Does Frisian converge towards Dutch? That question has often been asked and some evidence seems to support that idea. To study whether the sound system of Frisian was really changing towards Dutch, The Boarnsterhim Corpus (henceforth BHC) was recorded in 1982-1984. The studies that followed from this suggest that the Frisian sound system was stable. In some respects, the distinction between Frisian and Dutch became even stronger. To further investigate whether this trend continues, the BHC2 is recorded in 2017-2019. Recordings and analyses of four generations of speech provides the opportunity to investigate the stability, variation, and change of the Frisian sound system over 100 years.

In both periods, speakers of three generations of the same families were recorded: grandmother, mother, and daughter; or grandfather, father, and grandson. The two younger generations of the first period overlap with the oldest two generations of the second period. A unique property of this corpus is that as far as possible, half of the overlapping generations in the BHC1 and the BHC2 consists of speech of the same individuals.

All speakers were recorded twice. One time they were recorded in Frisian with a native interviewer to ensure informal Frisian speech. The other time they were recorded in Dutch with a monolingual Dutch interviewer to avoid Frisian. Each recording consists of 20 read sentences, a read story (2-3 minutes), and an interview of about 40 minutes about the speaker’s use of Frisian, language attitude, and daily life activities. In the BHC1, data were recorded on cassette tapes which were digitalized in 2016. The BHC2 is a replication of the BHC1, with the same number of speakers and same age groups.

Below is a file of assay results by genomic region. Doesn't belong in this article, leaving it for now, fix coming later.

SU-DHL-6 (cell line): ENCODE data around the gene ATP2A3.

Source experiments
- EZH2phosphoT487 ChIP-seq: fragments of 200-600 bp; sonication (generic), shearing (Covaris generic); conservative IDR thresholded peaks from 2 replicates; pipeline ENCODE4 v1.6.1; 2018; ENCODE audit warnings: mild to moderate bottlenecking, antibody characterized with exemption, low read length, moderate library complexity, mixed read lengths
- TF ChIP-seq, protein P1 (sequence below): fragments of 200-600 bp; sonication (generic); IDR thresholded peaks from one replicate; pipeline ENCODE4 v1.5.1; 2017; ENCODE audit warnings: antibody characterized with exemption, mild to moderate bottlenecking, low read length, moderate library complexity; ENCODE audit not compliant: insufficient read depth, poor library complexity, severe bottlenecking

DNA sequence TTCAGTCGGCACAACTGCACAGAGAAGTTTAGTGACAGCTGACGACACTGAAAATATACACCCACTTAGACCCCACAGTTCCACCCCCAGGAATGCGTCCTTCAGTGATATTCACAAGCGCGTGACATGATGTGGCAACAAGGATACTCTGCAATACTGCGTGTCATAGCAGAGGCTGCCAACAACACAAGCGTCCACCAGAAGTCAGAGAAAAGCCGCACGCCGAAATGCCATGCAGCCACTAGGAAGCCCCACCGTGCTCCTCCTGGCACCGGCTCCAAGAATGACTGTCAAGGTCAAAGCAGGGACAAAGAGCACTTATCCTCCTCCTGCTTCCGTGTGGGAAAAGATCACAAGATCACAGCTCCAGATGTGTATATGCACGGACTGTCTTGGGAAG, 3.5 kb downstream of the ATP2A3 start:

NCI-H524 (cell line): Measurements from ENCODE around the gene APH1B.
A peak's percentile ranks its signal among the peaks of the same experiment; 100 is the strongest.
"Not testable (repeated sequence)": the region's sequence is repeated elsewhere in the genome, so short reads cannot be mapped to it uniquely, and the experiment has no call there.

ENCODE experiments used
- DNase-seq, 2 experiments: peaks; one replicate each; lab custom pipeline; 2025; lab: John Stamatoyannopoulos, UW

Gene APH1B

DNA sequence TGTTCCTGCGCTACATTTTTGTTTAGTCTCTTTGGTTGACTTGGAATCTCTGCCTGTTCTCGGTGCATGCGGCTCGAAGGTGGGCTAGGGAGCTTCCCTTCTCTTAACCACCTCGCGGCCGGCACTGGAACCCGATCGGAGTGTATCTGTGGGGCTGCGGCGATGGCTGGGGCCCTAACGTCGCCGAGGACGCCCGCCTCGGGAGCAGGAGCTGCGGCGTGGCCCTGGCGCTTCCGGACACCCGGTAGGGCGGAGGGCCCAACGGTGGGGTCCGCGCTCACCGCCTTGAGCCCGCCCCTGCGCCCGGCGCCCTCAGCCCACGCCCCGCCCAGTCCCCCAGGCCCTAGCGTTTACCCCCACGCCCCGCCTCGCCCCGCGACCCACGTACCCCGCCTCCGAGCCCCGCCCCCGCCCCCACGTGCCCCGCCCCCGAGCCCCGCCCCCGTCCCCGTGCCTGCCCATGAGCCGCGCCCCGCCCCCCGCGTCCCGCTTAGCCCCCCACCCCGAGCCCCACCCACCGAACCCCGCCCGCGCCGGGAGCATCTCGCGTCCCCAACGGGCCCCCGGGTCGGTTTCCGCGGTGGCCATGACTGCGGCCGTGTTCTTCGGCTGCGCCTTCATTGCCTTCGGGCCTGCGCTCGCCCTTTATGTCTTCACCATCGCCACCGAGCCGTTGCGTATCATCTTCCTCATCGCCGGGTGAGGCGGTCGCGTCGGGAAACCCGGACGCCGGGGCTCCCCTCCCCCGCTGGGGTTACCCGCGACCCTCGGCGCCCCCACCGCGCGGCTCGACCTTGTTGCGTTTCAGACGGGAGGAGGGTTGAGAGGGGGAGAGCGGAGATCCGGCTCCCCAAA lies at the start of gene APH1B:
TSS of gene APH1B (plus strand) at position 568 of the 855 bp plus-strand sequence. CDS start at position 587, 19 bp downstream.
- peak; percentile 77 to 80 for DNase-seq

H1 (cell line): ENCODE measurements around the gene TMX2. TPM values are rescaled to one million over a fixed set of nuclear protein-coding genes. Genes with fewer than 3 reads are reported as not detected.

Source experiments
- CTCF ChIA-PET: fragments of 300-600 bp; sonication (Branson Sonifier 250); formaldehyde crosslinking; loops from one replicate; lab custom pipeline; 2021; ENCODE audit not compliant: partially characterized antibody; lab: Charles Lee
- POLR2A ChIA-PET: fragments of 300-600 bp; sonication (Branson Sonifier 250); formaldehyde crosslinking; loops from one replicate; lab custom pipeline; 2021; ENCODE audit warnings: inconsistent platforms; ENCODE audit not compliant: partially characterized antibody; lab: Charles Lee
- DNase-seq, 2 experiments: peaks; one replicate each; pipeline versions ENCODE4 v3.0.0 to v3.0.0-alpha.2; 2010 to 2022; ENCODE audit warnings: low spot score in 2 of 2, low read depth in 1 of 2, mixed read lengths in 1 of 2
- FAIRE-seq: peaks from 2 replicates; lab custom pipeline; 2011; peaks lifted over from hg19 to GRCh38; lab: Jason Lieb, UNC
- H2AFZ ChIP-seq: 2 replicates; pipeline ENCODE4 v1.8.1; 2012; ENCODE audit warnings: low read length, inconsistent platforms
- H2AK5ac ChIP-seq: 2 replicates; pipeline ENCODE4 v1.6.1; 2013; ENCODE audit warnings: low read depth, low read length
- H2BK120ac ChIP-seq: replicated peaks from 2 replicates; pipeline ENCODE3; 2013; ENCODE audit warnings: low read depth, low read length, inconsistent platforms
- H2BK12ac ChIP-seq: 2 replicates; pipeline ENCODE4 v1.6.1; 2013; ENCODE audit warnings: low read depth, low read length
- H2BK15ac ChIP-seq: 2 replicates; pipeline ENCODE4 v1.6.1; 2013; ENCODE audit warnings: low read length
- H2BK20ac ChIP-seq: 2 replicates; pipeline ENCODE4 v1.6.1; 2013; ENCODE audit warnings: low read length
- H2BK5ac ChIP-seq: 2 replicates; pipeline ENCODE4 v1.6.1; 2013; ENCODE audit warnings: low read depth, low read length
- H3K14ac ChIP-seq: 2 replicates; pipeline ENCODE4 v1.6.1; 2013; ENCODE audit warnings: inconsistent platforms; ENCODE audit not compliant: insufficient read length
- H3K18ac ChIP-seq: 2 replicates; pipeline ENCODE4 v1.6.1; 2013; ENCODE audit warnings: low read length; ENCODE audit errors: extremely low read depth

With the assistance of research assistants, interns, and volunteers, the data are annotated in Praat speech processing software. This separates the phrases, words, and sounds (with an accuracy of milliseconds). There are separate tiers (levels) for:

  • orthography
  • words
  • phonemes
  • phonetic realization
  • deletion of speech sounds
  • specific phonological processes

Published by

Marjoleine Sloos

Postdoctoral Researcher at Fryske Akademy, KNAW (Royal Netherlands Academy of Sciences). Research interests: phonetic, phonological and sociolinguistic aspects of bilingualism and second language acquisition. Focus on Frisian, Dutch and Chinese.